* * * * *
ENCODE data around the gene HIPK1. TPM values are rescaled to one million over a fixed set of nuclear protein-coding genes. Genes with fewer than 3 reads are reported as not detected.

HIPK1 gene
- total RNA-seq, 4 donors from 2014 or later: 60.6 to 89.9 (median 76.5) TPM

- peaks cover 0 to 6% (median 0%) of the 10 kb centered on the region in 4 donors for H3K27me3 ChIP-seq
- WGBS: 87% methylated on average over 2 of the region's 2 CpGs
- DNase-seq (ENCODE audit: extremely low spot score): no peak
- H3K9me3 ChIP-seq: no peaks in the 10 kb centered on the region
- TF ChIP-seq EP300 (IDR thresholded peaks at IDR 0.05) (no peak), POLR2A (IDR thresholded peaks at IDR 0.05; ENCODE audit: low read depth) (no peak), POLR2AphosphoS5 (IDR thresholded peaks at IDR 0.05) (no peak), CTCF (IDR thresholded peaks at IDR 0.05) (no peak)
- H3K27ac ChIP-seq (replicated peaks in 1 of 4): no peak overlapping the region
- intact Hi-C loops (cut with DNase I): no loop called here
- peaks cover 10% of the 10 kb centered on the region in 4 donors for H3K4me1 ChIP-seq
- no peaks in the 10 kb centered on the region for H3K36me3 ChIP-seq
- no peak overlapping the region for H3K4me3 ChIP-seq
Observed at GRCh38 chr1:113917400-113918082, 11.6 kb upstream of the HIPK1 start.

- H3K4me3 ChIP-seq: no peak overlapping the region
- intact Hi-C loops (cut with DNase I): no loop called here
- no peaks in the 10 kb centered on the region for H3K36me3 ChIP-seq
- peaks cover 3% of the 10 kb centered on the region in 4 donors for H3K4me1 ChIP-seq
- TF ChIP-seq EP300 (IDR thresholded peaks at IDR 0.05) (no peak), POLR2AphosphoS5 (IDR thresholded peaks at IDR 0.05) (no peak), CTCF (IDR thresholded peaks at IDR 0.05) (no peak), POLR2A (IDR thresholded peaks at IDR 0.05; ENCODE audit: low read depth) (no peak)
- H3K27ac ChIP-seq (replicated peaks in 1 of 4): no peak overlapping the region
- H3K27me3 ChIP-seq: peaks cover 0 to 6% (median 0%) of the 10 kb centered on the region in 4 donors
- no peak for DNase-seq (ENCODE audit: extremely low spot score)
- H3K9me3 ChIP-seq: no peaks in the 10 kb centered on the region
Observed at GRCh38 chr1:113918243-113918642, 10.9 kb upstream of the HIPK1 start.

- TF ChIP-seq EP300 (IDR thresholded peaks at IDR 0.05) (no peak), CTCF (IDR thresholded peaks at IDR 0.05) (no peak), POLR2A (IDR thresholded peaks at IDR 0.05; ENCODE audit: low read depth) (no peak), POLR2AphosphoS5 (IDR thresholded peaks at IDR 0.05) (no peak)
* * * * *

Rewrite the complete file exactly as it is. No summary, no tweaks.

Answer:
ENCODE data around the gene HIPK1. TPM values are rescaled to one million over a fixed set of nuclear protein-coding genes. Genes with fewer than 3 reads are reported as not detected.

HIPK1 gene
- total RNA-seq, 4 donors from 2014 or later: 60.6 to 89.9 (median 76.5) TPM

- peaks cover 0 to 6% (median 0%) of the 10 kb centered on the region in 4 donors for H3K27me3 ChIP-seq
- WGBS: 87% methylated on average over 2 of the region's 2 CpGs
- DNase-seq (ENCODE audit: extremely low spot score): no peak
- H3K9me3 ChIP-seq: no peaks in the 10 kb centered on the region
- TF ChIP-seq EP300 (IDR thresholded peaks at IDR 0.05) (no peak), POLR2A (IDR thresholded peaks at IDR 0.05; ENCODE audit: low read depth) (no peak), POLR2AphosphoS5 (IDR thresholded peaks at IDR 0.05) (no peak), CTCF (IDR thresholded peaks at IDR 0.05) (no peak)
- H3K27ac ChIP-seq (replicated peaks in 1 of 4): no peak overlapping the region
- intact Hi-C loops (cut with DNase I): no loop called here
- peaks cover 10% of the 10 kb centered on the region in 4 donors for H3K4me1 ChIP-seq
- no peaks in the 10 kb centered on the region for H3K36me3 ChIP-seq
- no peak overlapping the region for H3K4me3 ChIP-seq
Observed at GRCh38 chr1:113917400-113918082, 11.6 kb upstream of the HIPK1 start.

- H3K4me3 ChIP-seq: no peak overlapping the region
- intact Hi-C loops (cut with DNase I): no loop called here
- no peaks in the 10 kb centered on the region for H3K36me3 ChIP-seq
- peaks cover 3% of the 10 kb centered on the region in 4 donors for H3K4me1 ChIP-seq
- TF ChIP-seq EP300 (IDR thresholded peaks at IDR 0.05) (no peak), POLR2AphosphoS5 (IDR thresholded peaks at IDR 0.05) (no peak), CTCF (IDR thresholded peaks at IDR 0.05) (no peak), POLR2A (IDR thresholded peaks at IDR 0.05; ENCODE audit: low read depth) (no peak)
- H3K27ac ChIP-seq (replicated peaks in 1 of 4): no peak overlapping the region
- H3K27me3 ChIP-seq: peaks cover 0 to 6% (median 0%) of the 10 kb centered on the region in 4 donors
- no peak for DNase-seq (ENCODE audit: extremely low spot score)
- H3K9me3 ChIP-seq: no peaks in the 10 kb centered on the region
Observed at GRCh38 chr1:113918243-113918642, 10.9 kb upstream of the HIPK1 start.

- TF ChIP-seq EP300 (IDR thresholded peaks at IDR 0.05) (no peak), CTCF (IDR thresholded peaks at IDR 0.05) (no peak), POLR2A (IDR thresholded peaks at IDR 0.05; ENCODE audit: low read depth) (no peak), POLR2AphosphoS5 (IDR thresholded peaks at IDR 0.05) (no peak)